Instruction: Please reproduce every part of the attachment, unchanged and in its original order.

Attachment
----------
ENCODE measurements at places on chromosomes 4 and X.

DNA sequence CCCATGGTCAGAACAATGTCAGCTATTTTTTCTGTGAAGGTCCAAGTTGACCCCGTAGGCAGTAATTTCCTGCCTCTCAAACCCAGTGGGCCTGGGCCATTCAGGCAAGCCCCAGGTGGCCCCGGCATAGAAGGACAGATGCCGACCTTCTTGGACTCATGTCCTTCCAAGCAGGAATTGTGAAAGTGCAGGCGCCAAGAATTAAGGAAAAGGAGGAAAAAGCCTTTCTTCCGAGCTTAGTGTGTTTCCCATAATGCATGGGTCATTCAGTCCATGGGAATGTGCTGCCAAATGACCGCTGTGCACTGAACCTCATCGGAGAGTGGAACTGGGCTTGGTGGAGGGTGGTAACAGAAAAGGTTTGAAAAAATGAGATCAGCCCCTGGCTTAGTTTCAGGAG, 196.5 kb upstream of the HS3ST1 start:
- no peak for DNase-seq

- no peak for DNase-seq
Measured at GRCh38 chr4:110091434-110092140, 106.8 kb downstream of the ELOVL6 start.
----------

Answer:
ENCODE measurements at places on chromosomes 4 and X.

DNA sequence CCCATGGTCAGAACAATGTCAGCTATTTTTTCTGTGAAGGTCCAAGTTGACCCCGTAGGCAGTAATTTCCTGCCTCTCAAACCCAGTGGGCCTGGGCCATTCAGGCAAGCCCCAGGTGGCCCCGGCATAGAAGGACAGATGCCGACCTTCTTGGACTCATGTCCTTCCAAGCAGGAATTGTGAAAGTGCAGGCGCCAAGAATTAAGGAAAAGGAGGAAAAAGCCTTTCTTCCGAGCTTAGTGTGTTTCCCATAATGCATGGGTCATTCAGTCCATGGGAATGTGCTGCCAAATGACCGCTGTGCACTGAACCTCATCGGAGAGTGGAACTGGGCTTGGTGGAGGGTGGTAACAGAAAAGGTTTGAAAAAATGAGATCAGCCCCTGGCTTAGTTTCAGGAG, 196.5 kb upstream of the HS3ST1 start:
- no peak for DNase-seq

- no peak for DNase-seq
Measured at GRCh38 chr4:110091434-110092140, 106.8 kb downstream of the ELOVL6 start.